On Thursday 13 March, MPs took part in a debate on a motion relating to the badger cull. This debate was scheduled by the Backbench Business Committee following representations led by Mrs Anne Main.
Watch the debate and read the transcript
The debate was led by Anne Main.
Text of the Motion for debate
"That this House believes that the pilot badger culls in Gloucestershire and Somerset have decisively failed against the criteria set out by the Department for Environment, Food and Rural Affairs in guidance to Natural England for licensing of the culls, which stipulated that 70 per cent of the badger population should be culled within a six-week period; notes that the costs of policing, additional implementation and monitoring, and the resort to more expensive cage-and-trap methods over an extended period have substantially increased the cost of the culls, and strengthened the financial case for vaccination; regrets that the decision to extend the original culls has not been subject to any debate or vote in Parliament; further regrets that the Independent Expert Panel will only assess the humaneness, safety and effectiveness of the original six-week period and not the extended cull period; and urges the Government to halt the existing culls and granting of any further licences, pending development of alternative strategies to eradicate bovine TB and promote a healthy badger population."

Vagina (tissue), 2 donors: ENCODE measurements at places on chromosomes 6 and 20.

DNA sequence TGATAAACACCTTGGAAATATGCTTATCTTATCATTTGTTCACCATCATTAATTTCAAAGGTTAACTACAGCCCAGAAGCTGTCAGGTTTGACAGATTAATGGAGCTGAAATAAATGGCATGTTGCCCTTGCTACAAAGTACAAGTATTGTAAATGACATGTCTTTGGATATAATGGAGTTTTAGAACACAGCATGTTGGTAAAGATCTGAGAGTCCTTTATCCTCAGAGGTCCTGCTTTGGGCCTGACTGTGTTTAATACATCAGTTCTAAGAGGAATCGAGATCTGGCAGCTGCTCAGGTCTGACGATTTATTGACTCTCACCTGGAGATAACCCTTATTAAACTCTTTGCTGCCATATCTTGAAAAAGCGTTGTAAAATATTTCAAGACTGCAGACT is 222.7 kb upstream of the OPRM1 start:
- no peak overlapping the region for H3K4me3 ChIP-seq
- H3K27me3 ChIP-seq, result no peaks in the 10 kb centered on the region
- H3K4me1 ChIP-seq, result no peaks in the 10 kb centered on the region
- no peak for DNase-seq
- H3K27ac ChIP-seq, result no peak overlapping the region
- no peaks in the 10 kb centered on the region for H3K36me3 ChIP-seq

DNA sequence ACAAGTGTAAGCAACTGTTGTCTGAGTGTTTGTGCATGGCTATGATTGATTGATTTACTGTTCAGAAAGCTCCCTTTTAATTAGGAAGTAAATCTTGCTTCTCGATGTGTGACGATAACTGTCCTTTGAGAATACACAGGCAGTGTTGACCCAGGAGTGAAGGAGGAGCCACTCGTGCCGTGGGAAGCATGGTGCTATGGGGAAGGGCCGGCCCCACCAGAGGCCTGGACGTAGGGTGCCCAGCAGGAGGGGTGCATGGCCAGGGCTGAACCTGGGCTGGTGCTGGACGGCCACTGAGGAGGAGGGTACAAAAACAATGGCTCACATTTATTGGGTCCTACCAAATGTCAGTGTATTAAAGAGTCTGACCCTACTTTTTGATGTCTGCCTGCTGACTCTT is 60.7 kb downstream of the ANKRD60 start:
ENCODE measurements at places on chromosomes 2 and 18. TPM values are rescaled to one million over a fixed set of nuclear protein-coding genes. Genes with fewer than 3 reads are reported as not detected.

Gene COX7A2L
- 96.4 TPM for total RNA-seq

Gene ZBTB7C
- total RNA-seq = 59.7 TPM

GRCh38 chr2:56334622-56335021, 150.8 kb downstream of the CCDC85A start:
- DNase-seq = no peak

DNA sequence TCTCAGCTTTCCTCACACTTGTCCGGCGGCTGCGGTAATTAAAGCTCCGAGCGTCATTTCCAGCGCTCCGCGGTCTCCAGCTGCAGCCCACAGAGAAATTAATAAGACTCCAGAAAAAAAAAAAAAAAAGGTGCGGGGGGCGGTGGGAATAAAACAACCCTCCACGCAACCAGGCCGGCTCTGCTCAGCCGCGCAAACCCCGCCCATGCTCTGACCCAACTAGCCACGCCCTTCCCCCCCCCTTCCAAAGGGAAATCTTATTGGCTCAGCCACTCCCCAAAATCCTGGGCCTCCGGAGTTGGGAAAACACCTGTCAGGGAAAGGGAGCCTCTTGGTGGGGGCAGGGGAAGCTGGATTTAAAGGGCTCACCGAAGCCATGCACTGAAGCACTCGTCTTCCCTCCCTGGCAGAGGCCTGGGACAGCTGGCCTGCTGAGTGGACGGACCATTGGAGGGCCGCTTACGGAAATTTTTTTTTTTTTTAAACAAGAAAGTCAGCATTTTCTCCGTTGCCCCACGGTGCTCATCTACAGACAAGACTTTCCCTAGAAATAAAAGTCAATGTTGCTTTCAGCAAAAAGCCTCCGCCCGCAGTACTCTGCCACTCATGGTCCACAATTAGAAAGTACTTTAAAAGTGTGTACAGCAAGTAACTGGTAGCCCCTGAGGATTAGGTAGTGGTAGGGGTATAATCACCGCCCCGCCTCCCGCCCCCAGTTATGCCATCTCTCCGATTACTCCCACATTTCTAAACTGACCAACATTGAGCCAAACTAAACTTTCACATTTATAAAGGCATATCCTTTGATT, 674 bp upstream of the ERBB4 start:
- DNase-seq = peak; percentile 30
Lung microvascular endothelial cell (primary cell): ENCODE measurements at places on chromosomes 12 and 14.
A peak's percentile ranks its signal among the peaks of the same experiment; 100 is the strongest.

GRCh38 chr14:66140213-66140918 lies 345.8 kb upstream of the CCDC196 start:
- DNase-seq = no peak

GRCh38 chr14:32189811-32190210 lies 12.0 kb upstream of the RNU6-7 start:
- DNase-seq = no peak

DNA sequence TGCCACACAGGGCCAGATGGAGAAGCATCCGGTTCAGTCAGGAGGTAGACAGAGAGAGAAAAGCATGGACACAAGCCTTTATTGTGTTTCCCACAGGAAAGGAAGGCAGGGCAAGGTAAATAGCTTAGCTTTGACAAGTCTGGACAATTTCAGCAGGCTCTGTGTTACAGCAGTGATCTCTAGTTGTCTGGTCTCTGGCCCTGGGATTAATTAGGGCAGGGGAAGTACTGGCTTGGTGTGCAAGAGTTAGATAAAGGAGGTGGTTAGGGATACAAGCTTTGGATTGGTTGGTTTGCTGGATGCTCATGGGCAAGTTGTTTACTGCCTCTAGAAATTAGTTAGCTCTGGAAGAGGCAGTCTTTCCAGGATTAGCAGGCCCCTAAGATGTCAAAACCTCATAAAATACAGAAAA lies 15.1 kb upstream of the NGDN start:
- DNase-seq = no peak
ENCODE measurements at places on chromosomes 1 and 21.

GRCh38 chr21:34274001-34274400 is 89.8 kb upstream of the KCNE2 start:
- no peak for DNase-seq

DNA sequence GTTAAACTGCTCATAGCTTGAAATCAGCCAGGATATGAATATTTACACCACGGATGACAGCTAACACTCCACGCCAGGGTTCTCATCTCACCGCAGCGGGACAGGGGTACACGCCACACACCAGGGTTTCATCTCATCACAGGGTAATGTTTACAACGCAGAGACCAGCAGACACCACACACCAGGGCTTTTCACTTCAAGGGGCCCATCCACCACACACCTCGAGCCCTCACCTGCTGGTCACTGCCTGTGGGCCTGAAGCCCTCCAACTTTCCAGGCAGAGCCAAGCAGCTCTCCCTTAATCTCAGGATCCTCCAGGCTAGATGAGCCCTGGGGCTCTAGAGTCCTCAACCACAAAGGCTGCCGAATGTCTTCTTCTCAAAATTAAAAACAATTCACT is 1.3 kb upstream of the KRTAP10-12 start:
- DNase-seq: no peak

House of Commons Library analysis
The House of Commons Library produces briefing papers to inform MPs of key issues. The papers contain factual information and a range of opinions on each subject, and aim to be politically impartial.
How the subject was selected
The subject for this debate was determined by the Backbench Business Committee following representations from Anne Main, Caroline Lucas, Adrian Sanders, Angela Smith, and Barry Sheerman at the public meeting on Tuesday 4 February 2014.
Backbench Business Committee
The Backbench Business Committee meets weekly on Tuesdays at 3pm to consider requests for debates from any backbench Members of Parliament on any subject, including those raised in e-petitions or national campaigns.
An MP must make a representation before the Committee for an e-petition or petition to be debated; e-petitions exceeding the Government's 100,000 signature threshold are not automatically allocated backbench time.
The Committee then has to decide how to allocate the limited Parliamentary time it has at its disposal. The Committee's meetings are always conducted in public and can be watched on Parliament TV.